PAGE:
Why I'll Always Wave The Flag of My Father

Waving solemnly to passersby as it rustles in the breeze, an American flag hangs prominently on a beam outside my front door. To some, a flag appears as an ordinary decoration, dotting the fronts of schools, post offices, restaurants and gas stations. But to me it means much more.

The son of a sugar-factory worker in a small Nebraska town, my father, Harold Herdt, enlisted in the United States armed forces. During his 24 years of duty, he willingly obeyed every call to serve our nation. When Uncle Sam summoned him during the Korean War, he went without hesitation. When he got his orders to go to Vietnam, he did, leaving my mother and us five children behind.

The Vietnam War was the first to be televised, and the flickering scenes on the living-room console were simply surreal. Curiously and then fearfully, I would stare at the screen, attempting to fathom how what was happening to my family was somehow associated with those awful images. I saw young, wounded soldiers being swiftly shuffled onto anxiously waiting helicopters. Solemn soldiers in their fancy military garb would stand at attention, while flag-draped coffins paraded in front of them onto military planes. My childlike mind dared to wonder if my father would share a similar fate.

I longed to see my smiling father again. I found that simply by using my imagination, I could make him magically appear before me. He would be wearing those meticulously shiny black shoes with the perfectly tied, thin laces. He would look so handsome, decked out in his carefully pressed, navy blue dress uniform with the white-striped patches sewn on the sleeves. I especially liked the rows of multicolored ribbons pinned evenly on his upper-left breast pocket.

Months went by and, thankfully, he returned from war unharmed and life went on. I grew up, went to college, got married and my husband I purchased our first home. To commemorate the occasion, my thoughtful father gave us an American flag. To him, it was only proper that we had one of our own.

When Memorial Day rolled around, the phone would ring and I would hear Dad's voice on the other end of the line: "You got your flag out today?" I would get similar calls on Veterans Day, Presidents' Day, the Fourth of July, Pearl Harbor day and other significant dates. Dutifully, I'd go fetch the flag out of its worn cardboard box and stick it in its holder, giving the ritual little thought.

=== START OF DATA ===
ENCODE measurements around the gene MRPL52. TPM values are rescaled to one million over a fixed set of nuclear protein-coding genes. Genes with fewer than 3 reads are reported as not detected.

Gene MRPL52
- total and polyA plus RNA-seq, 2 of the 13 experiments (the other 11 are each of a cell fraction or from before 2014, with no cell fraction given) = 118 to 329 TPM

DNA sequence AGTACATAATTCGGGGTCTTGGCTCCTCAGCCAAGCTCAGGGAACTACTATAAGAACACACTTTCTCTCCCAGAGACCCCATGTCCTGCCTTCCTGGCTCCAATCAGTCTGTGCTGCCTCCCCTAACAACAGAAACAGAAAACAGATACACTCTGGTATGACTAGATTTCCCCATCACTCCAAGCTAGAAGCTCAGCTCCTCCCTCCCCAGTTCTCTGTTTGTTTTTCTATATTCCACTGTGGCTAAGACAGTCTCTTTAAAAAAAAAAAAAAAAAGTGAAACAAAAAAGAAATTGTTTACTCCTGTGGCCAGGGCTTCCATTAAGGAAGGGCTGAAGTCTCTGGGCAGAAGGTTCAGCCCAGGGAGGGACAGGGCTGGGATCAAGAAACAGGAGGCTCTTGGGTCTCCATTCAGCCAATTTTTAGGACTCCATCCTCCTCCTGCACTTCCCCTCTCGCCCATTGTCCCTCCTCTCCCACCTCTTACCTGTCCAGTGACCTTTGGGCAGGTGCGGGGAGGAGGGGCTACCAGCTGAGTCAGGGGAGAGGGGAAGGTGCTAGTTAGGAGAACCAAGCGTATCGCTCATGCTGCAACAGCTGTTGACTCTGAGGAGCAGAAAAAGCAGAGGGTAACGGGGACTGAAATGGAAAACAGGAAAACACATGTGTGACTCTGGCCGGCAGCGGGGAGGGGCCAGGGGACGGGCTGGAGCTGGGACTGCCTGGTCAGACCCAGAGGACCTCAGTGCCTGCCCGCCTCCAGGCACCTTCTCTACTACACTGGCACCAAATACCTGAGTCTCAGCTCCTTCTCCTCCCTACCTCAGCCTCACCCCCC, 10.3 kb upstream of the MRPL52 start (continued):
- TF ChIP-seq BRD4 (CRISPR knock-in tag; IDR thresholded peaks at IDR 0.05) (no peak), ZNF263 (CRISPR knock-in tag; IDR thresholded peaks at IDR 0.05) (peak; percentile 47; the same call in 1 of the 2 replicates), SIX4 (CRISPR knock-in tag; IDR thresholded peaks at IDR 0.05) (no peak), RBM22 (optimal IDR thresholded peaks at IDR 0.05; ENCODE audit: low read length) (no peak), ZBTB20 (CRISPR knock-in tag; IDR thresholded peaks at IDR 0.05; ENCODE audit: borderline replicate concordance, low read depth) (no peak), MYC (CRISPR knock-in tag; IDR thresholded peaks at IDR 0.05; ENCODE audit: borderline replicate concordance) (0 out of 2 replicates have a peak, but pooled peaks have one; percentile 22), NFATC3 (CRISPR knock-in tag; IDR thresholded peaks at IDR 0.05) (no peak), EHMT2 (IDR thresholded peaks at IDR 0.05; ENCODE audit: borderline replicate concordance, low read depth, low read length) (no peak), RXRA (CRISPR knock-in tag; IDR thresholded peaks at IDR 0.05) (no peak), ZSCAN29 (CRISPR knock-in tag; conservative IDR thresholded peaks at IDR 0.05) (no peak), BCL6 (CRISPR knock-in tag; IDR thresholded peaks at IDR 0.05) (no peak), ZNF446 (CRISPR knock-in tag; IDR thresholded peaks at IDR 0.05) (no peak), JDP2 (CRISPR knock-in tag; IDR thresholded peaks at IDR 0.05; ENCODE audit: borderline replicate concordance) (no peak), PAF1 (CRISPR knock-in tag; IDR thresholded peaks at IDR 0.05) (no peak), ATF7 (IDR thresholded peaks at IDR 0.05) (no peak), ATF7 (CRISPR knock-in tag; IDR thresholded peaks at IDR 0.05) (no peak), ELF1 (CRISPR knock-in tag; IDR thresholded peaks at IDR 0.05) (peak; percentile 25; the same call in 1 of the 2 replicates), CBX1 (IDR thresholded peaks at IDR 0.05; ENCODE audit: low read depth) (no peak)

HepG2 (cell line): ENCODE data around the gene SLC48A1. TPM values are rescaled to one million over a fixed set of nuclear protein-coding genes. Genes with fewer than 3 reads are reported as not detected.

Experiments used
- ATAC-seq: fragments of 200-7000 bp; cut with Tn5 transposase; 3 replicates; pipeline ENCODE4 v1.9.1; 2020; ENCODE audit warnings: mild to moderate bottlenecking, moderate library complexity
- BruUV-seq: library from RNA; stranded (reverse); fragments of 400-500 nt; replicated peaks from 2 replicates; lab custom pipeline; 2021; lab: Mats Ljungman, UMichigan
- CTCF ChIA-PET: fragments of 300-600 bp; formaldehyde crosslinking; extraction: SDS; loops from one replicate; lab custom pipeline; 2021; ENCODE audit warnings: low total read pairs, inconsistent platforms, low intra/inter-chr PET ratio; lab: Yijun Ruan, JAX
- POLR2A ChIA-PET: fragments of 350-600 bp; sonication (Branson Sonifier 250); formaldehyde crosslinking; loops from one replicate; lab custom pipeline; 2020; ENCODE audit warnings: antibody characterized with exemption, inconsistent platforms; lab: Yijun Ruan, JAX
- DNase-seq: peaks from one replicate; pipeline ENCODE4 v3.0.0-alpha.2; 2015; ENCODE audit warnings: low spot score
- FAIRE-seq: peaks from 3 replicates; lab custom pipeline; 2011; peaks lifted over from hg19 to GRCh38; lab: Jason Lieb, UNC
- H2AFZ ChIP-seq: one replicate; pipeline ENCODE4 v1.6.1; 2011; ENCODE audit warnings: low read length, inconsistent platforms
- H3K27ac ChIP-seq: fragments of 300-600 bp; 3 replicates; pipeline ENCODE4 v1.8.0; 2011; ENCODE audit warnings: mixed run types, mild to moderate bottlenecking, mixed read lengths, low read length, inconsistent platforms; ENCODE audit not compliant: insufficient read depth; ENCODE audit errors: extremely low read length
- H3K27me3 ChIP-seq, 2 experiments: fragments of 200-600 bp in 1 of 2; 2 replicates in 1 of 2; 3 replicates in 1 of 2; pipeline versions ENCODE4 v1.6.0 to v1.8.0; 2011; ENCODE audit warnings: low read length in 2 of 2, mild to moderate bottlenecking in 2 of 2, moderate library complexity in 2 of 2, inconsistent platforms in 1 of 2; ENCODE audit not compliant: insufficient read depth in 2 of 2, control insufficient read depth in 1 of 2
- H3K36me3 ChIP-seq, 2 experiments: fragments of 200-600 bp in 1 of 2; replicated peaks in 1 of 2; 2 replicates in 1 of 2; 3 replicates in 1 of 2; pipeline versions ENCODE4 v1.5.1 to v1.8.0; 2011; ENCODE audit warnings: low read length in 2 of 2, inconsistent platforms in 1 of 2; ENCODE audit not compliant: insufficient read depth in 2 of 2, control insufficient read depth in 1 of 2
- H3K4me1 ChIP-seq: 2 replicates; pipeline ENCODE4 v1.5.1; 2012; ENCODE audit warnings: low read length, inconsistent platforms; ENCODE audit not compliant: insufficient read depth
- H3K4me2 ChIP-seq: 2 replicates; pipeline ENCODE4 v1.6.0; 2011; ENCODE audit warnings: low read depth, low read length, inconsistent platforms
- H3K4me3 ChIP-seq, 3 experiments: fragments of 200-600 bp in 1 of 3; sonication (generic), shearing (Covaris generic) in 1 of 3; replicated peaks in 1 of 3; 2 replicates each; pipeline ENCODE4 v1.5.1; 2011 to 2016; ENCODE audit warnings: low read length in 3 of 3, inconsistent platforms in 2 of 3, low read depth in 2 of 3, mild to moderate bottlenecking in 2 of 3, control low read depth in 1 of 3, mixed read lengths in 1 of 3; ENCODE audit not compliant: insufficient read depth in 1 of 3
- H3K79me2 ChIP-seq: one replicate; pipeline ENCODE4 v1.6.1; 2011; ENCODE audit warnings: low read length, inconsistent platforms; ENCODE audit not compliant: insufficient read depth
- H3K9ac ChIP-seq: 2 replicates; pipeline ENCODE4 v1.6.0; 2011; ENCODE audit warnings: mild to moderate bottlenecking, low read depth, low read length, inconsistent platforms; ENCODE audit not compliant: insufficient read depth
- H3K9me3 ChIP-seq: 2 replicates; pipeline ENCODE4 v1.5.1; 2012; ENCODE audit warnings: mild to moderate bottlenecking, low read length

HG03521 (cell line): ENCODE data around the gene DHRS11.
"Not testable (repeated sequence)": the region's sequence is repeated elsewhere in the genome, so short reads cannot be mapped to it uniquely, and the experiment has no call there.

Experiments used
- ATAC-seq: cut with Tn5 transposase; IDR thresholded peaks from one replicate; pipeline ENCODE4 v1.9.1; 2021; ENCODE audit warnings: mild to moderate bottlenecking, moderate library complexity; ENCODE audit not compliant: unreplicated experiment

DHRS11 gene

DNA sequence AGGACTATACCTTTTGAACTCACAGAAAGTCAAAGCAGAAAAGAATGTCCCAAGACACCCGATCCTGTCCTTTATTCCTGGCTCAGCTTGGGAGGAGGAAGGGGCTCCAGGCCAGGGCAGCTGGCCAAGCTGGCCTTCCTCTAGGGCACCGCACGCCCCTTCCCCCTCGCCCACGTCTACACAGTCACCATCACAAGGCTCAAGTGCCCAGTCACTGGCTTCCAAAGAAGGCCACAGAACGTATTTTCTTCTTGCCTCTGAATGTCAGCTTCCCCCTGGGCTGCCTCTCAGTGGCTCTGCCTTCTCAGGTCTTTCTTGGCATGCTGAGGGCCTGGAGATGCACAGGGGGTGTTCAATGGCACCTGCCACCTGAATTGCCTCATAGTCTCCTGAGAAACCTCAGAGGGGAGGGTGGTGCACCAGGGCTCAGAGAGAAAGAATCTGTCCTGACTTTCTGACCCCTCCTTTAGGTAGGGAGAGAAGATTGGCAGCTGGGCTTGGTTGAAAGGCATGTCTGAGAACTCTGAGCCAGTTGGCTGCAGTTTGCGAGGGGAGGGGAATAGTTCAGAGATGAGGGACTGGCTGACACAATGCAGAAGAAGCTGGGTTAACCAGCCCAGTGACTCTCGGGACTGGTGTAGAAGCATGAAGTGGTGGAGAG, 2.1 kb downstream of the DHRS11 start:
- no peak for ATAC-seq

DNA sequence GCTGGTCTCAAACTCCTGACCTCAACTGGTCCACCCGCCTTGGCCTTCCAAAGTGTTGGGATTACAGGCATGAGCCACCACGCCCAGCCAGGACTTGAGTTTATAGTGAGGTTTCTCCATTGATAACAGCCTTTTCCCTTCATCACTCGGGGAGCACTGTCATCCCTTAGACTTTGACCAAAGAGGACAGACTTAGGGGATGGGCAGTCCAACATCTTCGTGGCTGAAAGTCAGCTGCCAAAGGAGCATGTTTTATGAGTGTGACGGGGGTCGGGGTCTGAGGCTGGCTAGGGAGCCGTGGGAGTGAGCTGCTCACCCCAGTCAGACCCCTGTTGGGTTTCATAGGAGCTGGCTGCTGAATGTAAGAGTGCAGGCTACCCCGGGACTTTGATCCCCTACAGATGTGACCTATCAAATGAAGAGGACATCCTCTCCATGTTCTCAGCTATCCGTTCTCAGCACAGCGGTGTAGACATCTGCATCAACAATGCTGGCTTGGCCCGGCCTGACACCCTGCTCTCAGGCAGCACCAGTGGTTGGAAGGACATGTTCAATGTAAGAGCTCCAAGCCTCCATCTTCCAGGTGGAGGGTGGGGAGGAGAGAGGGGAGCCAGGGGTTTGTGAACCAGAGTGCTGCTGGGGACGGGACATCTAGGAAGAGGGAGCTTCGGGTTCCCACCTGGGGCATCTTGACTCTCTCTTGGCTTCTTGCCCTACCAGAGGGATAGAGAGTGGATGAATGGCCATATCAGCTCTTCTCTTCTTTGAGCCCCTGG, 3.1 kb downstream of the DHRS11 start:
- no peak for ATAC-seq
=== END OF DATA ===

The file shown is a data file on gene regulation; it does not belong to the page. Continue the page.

As the years went on, my father continued to demonstrate how proud he was to be a veteran. His dusty desk was cluttered with his many eagle statues. We would marvel at his growing, prized model-airplane collection. Planes of numerous colors, shapes and sizes were suspended in the air, as if in flight, from wires in his den. He could name them all, from B-52s to F-14s. "I flew on a DC-10 like that one when I was stationed in Okinawa," he said, his brown eyes gleaming.

By then, my father had long since moved away from us in California and retired in Washington state. During one of my visits to see him, he insisted we tour the Boeing Museum of Flight. Dad was as giddy as a schoolboy that day, showing off the various exhibits. His enthusiasm was contagious. I felt a renewed interest in history, and I felt closer to my father.

That was one of the last times I saw my father active and healthy. Lung cancer took his life in June 2001, just seven months after the diagnosis. A flag draped his coffin.

On September 11 of that year I awoke early, with thoughts turning to my dad. On that day he would have celebrated his 69th birthday. I pondered some way to honor him, and I realized that I could hang out the flag he'd given me. I went outside to place my flag in its holder, and under the canopy of stripes and shimmering stars, I smiled to myself. Dad would have liked this simple tribute.

The remembrance was brief, as I soon learned of the horror that had visited us during the terrorist attacks of that infamous day. Our world has changed significantly since then, but what hasn't changed is my adoration of my proud veteran dad, and the ritual I use to honor him. Every morning, when I see the flag that I've kept on display, I take a moment to reflect. I pray for the day when all our brave soldiers can return safely. I become a child again, waiting for my daddy, my hero, to come back to me.